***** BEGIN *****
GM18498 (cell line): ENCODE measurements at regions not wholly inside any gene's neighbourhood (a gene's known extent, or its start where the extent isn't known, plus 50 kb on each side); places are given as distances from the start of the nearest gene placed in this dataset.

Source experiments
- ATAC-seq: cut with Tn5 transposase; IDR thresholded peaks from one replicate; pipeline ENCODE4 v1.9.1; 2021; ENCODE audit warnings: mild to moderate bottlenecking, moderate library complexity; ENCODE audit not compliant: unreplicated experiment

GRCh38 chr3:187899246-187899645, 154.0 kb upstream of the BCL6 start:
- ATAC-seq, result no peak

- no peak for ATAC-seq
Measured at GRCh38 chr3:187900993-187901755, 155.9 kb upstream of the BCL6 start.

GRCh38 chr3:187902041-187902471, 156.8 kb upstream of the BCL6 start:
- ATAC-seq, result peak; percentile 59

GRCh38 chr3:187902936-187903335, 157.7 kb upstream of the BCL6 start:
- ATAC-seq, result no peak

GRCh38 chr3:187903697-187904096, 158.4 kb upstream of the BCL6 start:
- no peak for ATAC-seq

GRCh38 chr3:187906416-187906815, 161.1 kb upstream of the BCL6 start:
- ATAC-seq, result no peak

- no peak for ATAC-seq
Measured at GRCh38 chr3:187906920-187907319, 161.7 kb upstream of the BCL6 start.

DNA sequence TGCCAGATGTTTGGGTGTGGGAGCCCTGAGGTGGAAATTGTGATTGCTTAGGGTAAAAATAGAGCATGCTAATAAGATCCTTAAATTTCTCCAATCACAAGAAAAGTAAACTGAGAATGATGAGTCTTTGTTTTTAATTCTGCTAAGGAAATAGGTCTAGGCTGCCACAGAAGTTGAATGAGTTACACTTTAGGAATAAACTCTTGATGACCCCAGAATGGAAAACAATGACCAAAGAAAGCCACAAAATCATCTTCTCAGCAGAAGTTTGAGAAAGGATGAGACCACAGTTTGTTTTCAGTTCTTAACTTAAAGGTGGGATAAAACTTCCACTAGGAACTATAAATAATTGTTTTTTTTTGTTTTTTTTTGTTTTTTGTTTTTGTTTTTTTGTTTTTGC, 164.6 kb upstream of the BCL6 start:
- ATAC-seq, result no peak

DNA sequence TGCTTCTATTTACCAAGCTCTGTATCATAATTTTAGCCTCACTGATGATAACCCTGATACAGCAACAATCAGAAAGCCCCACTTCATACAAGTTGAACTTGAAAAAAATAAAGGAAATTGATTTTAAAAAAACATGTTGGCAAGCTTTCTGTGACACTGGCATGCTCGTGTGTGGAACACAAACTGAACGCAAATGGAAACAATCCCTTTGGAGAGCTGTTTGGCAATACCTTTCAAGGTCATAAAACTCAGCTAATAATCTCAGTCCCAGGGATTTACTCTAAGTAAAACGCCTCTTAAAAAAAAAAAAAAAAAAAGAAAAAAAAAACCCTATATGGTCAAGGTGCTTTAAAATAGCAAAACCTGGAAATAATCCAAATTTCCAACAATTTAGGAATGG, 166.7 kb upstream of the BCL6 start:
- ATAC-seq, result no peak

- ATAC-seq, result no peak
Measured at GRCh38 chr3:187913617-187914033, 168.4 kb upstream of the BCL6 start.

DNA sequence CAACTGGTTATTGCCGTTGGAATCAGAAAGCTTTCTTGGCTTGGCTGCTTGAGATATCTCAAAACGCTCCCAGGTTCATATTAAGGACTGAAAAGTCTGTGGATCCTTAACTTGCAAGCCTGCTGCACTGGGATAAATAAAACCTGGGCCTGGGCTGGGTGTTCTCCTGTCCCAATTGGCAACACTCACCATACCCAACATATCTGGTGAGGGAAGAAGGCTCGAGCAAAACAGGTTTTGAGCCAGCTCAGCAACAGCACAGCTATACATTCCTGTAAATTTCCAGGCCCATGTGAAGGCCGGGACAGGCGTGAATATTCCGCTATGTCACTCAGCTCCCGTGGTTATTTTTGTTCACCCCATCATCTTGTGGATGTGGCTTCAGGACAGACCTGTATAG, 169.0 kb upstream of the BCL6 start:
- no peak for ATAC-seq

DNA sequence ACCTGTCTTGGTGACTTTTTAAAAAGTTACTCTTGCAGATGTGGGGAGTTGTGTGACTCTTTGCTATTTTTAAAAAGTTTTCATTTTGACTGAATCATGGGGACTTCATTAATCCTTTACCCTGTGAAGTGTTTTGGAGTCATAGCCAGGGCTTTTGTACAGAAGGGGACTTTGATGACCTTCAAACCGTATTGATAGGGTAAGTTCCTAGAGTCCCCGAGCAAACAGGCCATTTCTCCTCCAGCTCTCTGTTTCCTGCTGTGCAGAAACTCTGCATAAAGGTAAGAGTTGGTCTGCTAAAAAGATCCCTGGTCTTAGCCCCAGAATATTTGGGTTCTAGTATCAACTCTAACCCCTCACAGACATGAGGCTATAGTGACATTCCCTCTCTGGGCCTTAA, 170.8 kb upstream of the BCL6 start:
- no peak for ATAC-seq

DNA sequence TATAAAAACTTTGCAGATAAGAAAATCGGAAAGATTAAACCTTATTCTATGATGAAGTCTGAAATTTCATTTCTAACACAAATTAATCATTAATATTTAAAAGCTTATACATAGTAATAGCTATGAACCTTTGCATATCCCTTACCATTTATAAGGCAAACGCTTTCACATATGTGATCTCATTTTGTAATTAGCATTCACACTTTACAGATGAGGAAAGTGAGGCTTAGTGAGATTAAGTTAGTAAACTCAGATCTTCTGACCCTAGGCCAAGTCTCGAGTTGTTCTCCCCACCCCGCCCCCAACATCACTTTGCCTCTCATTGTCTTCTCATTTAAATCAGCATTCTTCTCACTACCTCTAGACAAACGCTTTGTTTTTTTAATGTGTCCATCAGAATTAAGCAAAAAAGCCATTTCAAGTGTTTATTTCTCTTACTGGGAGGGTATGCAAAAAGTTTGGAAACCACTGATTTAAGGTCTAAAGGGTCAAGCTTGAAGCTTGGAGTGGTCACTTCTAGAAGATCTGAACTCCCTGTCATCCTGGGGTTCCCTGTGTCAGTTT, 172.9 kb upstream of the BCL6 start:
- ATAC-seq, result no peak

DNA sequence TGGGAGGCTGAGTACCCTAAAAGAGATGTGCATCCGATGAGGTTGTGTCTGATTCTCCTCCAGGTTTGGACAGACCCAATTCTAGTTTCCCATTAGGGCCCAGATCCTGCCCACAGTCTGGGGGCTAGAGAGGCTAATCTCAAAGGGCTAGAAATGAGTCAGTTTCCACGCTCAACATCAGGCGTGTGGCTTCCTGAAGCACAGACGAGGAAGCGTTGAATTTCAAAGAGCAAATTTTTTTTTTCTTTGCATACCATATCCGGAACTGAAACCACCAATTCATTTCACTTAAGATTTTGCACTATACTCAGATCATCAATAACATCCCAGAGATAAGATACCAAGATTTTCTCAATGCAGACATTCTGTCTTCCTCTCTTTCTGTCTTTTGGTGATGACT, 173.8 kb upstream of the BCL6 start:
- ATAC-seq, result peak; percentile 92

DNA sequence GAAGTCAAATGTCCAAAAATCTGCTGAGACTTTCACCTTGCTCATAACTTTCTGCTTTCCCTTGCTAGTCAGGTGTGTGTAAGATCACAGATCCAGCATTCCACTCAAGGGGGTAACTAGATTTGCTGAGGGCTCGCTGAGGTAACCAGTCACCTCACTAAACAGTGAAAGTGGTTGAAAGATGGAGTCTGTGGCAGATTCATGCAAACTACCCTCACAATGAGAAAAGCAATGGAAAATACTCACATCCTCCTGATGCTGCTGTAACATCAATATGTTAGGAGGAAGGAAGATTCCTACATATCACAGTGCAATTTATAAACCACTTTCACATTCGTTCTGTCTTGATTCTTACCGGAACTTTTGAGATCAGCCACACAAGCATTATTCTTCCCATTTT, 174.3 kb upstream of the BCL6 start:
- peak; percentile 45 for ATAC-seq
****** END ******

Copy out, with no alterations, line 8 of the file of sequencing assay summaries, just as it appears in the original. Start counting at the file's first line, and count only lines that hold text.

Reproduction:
GRCh38 chr3:187902041-187902471, 156.8 kb upstream of the BCL6 start: